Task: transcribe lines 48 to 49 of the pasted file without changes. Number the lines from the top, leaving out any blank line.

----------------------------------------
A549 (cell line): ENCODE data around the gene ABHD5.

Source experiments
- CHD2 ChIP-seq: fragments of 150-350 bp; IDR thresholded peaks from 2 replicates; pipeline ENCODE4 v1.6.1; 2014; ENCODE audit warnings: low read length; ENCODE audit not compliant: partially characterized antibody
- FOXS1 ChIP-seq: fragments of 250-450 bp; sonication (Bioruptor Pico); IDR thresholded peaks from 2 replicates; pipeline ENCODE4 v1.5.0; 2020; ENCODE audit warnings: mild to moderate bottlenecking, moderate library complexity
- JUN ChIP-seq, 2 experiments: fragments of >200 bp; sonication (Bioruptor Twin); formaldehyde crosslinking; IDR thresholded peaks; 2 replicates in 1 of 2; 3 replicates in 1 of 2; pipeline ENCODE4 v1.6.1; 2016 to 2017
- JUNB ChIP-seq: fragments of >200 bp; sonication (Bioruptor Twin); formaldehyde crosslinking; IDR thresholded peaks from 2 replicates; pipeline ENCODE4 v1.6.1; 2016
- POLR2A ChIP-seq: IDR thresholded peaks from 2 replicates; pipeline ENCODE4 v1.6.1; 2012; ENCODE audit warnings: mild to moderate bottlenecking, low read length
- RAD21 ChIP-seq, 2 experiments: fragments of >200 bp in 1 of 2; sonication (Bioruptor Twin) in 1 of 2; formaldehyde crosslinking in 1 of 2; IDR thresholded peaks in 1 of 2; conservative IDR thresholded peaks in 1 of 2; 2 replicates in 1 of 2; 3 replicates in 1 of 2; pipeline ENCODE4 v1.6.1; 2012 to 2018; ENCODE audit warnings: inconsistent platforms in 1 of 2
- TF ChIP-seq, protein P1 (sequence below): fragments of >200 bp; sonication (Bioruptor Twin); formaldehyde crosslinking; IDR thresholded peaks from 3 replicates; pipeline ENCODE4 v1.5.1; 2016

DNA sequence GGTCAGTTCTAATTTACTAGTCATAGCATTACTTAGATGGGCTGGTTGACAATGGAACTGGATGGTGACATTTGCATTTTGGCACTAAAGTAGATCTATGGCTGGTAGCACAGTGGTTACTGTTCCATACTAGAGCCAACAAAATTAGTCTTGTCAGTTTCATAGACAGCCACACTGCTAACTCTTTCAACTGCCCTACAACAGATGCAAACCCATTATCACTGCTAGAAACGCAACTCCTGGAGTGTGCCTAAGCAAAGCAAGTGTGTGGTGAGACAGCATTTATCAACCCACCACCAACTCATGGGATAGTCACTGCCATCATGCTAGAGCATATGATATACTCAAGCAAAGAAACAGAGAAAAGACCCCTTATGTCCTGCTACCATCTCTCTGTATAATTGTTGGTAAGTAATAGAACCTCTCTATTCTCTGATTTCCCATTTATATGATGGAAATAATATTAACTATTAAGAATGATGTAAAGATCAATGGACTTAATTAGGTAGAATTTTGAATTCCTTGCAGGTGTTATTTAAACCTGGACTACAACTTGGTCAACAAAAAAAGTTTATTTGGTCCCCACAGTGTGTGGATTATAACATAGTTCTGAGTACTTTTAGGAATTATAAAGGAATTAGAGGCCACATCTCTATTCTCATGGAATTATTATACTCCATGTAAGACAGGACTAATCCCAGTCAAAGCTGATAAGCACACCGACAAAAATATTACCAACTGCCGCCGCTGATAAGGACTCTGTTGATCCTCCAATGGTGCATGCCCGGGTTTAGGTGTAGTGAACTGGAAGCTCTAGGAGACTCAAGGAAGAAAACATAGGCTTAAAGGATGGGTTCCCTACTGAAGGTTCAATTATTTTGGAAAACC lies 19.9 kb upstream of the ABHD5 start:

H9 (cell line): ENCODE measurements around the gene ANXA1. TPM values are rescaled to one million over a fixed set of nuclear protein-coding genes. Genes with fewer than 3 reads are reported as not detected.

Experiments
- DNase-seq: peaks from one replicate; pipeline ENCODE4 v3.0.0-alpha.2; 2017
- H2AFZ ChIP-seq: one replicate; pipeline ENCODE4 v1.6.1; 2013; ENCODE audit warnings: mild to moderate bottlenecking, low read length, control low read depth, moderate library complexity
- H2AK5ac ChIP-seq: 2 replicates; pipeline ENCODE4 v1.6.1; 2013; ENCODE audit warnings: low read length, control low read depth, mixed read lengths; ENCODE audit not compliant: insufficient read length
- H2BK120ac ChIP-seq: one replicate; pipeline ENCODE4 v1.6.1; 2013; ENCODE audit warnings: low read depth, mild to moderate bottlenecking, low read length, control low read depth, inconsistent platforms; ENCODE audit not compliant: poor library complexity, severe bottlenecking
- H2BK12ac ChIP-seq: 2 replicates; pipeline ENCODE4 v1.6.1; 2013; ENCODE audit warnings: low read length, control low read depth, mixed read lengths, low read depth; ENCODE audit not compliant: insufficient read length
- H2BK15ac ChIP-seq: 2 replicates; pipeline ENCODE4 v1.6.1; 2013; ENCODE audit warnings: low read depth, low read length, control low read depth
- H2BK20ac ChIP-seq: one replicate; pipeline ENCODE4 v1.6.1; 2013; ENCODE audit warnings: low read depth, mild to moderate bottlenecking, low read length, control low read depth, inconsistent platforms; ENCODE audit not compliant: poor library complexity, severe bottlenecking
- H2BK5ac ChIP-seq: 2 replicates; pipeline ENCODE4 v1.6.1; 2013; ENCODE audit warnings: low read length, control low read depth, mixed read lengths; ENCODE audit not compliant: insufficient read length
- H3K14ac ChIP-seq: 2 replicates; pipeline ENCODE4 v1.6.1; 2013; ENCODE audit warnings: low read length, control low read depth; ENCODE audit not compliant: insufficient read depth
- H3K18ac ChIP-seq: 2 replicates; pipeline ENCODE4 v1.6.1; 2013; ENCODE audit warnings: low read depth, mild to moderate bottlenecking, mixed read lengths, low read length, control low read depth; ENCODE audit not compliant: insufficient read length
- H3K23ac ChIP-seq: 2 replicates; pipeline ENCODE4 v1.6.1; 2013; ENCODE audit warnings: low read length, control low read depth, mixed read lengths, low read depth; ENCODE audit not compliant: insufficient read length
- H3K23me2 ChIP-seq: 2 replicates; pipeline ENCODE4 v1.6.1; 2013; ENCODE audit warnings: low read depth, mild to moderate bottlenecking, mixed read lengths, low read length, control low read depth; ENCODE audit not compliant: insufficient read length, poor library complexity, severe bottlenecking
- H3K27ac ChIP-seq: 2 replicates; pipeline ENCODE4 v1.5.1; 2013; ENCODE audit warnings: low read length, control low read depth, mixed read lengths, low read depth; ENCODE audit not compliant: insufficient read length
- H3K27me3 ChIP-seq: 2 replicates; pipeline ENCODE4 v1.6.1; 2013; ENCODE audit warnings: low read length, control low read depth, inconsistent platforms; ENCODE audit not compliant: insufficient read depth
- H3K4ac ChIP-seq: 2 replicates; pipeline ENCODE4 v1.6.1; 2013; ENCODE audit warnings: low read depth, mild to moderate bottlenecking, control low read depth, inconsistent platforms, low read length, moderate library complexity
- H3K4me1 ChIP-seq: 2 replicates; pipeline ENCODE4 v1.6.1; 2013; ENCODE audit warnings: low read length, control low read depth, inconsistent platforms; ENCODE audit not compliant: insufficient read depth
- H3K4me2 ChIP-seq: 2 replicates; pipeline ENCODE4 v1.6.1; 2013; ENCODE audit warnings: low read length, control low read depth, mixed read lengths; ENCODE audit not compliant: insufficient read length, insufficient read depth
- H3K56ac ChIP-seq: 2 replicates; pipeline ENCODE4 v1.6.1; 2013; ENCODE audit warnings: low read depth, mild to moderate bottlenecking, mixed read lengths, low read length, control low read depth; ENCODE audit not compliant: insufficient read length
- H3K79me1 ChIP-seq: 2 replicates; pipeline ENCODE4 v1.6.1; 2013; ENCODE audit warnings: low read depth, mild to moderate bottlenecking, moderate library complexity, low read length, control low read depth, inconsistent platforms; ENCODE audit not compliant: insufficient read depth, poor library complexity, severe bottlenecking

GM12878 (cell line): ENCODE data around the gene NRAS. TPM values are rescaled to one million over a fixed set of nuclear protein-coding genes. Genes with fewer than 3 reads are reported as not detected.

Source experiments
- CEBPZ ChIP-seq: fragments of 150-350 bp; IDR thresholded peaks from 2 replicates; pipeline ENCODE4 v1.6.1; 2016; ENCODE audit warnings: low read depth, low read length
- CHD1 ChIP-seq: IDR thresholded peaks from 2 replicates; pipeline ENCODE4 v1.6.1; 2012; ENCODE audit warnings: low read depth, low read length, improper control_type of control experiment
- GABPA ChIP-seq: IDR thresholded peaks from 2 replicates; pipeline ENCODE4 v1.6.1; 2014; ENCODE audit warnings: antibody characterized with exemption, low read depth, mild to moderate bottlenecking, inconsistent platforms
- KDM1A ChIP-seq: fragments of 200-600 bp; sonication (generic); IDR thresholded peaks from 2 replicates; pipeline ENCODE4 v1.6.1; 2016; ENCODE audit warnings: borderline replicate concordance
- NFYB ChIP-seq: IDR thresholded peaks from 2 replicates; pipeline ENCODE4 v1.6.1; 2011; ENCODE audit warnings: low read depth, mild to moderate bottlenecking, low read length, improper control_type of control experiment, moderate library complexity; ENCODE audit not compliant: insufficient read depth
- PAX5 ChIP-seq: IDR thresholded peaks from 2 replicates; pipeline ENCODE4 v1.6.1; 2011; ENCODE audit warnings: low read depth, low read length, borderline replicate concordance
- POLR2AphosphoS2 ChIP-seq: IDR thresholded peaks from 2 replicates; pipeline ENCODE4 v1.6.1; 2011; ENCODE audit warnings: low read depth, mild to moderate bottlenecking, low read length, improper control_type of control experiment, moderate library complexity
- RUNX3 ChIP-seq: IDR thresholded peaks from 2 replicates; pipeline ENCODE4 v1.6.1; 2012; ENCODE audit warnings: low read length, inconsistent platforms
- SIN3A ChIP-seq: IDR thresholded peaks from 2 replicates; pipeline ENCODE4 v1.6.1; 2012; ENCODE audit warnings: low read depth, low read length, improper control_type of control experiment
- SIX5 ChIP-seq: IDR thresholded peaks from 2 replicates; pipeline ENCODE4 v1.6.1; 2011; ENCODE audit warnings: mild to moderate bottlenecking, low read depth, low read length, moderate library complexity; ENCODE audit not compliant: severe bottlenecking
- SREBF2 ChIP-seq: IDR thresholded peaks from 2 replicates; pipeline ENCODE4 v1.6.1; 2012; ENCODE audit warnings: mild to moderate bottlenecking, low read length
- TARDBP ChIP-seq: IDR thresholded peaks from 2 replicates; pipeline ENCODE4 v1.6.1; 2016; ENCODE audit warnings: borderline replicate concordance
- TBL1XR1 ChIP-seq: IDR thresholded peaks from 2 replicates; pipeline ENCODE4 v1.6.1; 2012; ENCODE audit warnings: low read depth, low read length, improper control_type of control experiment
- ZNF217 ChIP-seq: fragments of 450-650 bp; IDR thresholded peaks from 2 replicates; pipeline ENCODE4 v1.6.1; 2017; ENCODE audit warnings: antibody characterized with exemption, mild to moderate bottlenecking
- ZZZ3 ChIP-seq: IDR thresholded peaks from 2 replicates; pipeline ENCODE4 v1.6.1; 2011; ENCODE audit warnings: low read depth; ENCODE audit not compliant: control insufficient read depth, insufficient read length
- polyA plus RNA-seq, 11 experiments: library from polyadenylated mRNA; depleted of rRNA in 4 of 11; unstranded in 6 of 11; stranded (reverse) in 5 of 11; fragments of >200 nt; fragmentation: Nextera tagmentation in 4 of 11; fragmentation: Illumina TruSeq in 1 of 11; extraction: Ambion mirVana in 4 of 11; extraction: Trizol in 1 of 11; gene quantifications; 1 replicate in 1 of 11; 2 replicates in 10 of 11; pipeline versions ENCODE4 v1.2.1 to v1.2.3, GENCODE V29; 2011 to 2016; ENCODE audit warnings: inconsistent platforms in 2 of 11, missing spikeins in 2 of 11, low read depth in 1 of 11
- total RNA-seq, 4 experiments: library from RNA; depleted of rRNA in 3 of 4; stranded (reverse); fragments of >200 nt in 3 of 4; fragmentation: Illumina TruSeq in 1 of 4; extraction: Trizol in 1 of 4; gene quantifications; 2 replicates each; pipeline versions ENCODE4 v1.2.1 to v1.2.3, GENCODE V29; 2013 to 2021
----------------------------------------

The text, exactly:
- ZZZ3 ChIP-seq: IDR thresholded peaks from 2 replicates; pipeline ENCODE4 v1.6.1; 2011; ENCODE audit warnings: low read depth; ENCODE audit not compliant: control insufficient read depth, insufficient read length
- polyA plus RNA-seq, 11 experiments: library from polyadenylated mRNA; depleted of rRNA in 4 of 11; unstranded in 6 of 11; stranded (reverse) in 5 of 11; fragments of >200 nt; fragmentation: Nextera tagmentation in 4 of 11; fragmentation: Illumina TruSeq in 1 of 11; extraction: Ambion mirVana in 4 of 11; extraction: Trizol in 1 of 11; gene quantifications; 1 replicate in 1 of 11; 2 replicates in 10 of 11; pipeline versions ENCODE4 v1.2.1 to v1.2.3, GENCODE V29; 2011 to 2016; ENCODE audit warnings: inconsistent platforms in 2 of 11, missing spikeins in 2 of 11, low read depth in 1 of 11